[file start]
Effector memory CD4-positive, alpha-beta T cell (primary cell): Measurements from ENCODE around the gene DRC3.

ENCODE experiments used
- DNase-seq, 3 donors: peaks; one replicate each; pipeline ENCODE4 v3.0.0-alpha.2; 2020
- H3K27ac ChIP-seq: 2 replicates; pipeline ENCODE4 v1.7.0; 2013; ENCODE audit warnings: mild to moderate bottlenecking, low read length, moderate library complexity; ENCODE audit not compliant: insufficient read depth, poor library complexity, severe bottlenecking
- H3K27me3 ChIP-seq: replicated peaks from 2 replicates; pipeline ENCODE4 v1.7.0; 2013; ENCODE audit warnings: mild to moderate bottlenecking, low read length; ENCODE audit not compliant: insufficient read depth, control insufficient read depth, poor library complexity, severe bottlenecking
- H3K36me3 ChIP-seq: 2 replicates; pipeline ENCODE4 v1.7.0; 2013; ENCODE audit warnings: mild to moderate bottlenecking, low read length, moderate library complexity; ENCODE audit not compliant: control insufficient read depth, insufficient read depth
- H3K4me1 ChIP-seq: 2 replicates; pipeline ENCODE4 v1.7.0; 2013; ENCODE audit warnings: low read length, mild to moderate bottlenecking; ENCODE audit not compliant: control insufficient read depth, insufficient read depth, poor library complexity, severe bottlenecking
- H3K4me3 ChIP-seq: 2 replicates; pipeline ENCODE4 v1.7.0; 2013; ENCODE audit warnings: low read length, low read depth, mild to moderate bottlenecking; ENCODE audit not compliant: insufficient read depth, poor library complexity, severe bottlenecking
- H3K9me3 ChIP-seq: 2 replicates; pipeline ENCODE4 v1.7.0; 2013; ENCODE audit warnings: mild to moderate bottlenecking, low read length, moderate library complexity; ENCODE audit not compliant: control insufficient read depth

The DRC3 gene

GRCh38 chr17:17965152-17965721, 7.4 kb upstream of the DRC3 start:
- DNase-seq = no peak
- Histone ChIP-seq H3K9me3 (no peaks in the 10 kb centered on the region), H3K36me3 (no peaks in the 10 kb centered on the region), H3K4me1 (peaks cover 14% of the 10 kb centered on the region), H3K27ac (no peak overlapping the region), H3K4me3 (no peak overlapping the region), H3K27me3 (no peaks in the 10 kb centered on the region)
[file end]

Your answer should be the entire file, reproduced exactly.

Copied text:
Effector memory CD4-positive, alpha-beta T cell (primary cell): Measurements from ENCODE around the gene DRC3.

ENCODE experiments used
- DNase-seq, 3 donors: peaks; one replicate each; pipeline ENCODE4 v3.0.0-alpha.2; 2020
- H3K27ac ChIP-seq: 2 replicates; pipeline ENCODE4 v1.7.0; 2013; ENCODE audit warnings: mild to moderate bottlenecking, low read length, moderate library complexity; ENCODE audit not compliant: insufficient read depth, poor library complexity, severe bottlenecking
- H3K27me3 ChIP-seq: replicated peaks from 2 replicates; pipeline ENCODE4 v1.7.0; 2013; ENCODE audit warnings: mild to moderate bottlenecking, low read length; ENCODE audit not compliant: insufficient read depth, control insufficient read depth, poor library complexity, severe bottlenecking
- H3K36me3 ChIP-seq: 2 replicates; pipeline ENCODE4 v1.7.0; 2013; ENCODE audit warnings: mild to moderate bottlenecking, low read length, moderate library complexity; ENCODE audit not compliant: control insufficient read depth, insufficient read depth
- H3K4me1 ChIP-seq: 2 replicates; pipeline ENCODE4 v1.7.0; 2013; ENCODE audit warnings: low read length, mild to moderate bottlenecking; ENCODE audit not compliant: control insufficient read depth, insufficient read depth, poor library complexity, severe bottlenecking
- H3K4me3 ChIP-seq: 2 replicates; pipeline ENCODE4 v1.7.0; 2013; ENCODE audit warnings: low read length, low read depth, mild to moderate bottlenecking; ENCODE audit not compliant: insufficient read depth, poor library complexity, severe bottlenecking
- H3K9me3 ChIP-seq: 2 replicates; pipeline ENCODE4 v1.7.0; 2013; ENCODE audit warnings: mild to moderate bottlenecking, low read length, moderate library complexity; ENCODE audit not compliant: control insufficient read depth

The DRC3 gene

GRCh38 chr17:17965152-17965721, 7.4 kb upstream of the DRC3 start:
- DNase-seq = no peak
- Histone ChIP-seq H3K9me3 (no peaks in the 10 kb centered on the region), H3K36me3 (no peaks in the 10 kb centered on the region), H3K4me1 (peaks cover 14% of the 10 kb centered on the region), H3K27ac (no peak overlapping the region), H3K4me3 (no peak overlapping the region), H3K27me3 (no peaks in the 10 kb centered on the region)